Diabetes education significantly improves outcomes among people with the condition, leading to reduced blood sugar, blood pressure and cholesterol levels, according to data presented by the Diabetes Self-Management Education Program from New York-Presbyterian Hospital today at AADE14, the American Association of Diabetes Educators Annual Meeting & Exhibition.
In the study, 1,263 people with diabetes living in a low-income urban area with a high immigrant population received four 30-minute one-on-one sessions with diabetes educators to learn about and work on the AADE7TM Self-Care Behaviors: healthy eating, being active, monitoring, taking medication, problem solving, healthy coping and reducing risks. Additionally, they participated in group sessions with diabetes educators to help them focus on their choice of one or more of those behaviors. Good self-management of diabetes is key to decreasing the complications of the condition, including heart disease, blindness and kidney problems.
The outcomes were significant: After 15 months of working with a diabetes educator, participants on average lowered their A1C (blood sugar) levels by 67 percent and their LDL (bad) cholesterol levels by 53 percent. After receiving diabetes education, 25 percent of patients had high blood pressure, compared to 32 percent prior to the study. The A1C test measures the concentration of glucose (sugar) in the blood, a reflection of how well the diabetes is being controlled. Ideally, A1C levels should be below 7 percent; and there was a 7 percent increase in the participants who achieved this goal over the course of the study.
"Diabetes education is not only helpful, it's necessary for people with the condition. It's designed to empower patients to self-manage and reach their goals," said Lovelyamma Varghese, MS, FNP, BC, RN, and Director of Nursing Practice and quality for the Ambulatory Care Network at New York-Presbyterian Hospital, New York. "We've shown this program can really work. Our patient-centered approach prioritizes our patients' needs. As diabetes educators, we partner with providers, fellow dietitians and nurses, community health workers and most importantly, patients. We can go into their homes, speak their language, identify opportunities for behavioral changes, even open the fridge and see what's in there -- it's a partnership."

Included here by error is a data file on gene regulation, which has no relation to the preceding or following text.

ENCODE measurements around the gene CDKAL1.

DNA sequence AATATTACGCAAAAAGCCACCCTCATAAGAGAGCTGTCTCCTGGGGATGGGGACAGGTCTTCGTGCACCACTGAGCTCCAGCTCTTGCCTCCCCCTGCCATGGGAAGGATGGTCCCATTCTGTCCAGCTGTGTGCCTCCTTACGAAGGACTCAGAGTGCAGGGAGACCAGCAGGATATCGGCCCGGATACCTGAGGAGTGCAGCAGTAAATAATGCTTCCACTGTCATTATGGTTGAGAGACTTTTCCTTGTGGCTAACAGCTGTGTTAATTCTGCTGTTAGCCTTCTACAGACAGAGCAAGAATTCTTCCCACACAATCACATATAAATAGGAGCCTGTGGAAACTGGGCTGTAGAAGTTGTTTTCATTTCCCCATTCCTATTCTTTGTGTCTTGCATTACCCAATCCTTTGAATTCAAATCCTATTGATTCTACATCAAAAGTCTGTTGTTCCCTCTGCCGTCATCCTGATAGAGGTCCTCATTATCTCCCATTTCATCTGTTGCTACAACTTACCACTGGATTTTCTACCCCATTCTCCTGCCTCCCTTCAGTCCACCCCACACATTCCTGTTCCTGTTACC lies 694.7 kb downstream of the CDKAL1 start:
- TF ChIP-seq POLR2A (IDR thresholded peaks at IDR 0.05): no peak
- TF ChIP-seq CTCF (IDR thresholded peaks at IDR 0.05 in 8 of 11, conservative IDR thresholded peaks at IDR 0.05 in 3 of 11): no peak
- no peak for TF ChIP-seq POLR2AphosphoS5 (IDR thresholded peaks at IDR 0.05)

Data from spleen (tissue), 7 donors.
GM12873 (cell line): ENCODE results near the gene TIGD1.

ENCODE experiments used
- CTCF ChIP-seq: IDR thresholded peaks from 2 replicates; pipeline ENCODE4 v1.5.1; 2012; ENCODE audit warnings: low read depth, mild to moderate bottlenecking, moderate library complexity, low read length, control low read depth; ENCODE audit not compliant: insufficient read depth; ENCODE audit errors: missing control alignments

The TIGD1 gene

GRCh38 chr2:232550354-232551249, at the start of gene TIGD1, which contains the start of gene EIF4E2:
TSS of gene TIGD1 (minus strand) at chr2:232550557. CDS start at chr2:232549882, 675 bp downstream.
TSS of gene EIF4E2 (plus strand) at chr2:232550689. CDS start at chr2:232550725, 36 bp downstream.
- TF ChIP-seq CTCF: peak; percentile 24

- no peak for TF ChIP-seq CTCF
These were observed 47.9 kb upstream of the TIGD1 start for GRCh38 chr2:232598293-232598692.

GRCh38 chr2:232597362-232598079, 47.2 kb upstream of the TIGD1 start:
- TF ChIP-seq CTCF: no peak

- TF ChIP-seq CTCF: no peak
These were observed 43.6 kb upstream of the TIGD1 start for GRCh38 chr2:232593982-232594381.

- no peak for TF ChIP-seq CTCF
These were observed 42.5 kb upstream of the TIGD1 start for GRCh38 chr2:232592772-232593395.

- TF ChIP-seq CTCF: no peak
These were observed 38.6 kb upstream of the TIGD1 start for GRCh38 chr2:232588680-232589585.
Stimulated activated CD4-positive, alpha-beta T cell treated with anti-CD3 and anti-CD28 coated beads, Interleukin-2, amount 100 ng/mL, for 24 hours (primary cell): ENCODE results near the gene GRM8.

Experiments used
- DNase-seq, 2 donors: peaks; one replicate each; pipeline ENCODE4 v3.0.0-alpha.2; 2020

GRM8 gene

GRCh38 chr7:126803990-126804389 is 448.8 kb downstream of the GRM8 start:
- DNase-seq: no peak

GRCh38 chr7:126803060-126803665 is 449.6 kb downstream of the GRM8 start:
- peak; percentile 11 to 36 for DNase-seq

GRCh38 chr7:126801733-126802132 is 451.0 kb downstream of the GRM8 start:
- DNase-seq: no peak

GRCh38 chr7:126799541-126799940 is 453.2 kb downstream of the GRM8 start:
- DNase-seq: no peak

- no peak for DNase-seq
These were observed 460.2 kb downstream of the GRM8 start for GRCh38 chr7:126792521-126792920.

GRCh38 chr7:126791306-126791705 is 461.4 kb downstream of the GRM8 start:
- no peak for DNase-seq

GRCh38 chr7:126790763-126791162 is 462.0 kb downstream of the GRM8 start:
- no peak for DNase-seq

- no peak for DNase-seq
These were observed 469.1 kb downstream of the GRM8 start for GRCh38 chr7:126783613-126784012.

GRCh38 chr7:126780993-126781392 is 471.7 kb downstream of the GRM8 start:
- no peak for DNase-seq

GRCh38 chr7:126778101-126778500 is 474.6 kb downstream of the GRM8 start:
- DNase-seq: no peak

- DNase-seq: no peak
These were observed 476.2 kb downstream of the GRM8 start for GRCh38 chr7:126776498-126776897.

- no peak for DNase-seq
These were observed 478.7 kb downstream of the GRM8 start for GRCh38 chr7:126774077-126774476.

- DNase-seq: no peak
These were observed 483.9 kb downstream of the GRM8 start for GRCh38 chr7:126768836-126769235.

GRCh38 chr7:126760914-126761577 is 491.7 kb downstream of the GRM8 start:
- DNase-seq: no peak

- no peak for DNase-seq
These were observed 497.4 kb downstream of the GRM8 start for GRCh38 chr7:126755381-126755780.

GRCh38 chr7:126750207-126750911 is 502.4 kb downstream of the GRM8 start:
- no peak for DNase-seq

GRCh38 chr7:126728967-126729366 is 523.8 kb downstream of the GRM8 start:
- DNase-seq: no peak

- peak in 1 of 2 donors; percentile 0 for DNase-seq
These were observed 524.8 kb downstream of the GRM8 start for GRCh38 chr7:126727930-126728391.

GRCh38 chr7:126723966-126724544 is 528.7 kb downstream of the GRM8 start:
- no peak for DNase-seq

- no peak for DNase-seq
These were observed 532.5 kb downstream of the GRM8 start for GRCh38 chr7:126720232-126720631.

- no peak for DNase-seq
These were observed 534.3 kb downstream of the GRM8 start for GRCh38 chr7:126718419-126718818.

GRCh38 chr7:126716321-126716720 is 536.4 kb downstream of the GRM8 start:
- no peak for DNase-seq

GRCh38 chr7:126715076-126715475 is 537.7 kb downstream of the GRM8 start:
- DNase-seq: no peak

The patients worked with diabetes educators as part of their care through a holistic patient-centered medical home approach, including coordination of care between providers and culturally competent communication.
More than 29 million Americans -- nearly one in 10 -- have diabetes, a disorder in which the body doesn't effectively process glucose, which provides the body fuel for energy and growth. While diabetes can't be cured, it can be managed with medication and lifestyle changes.
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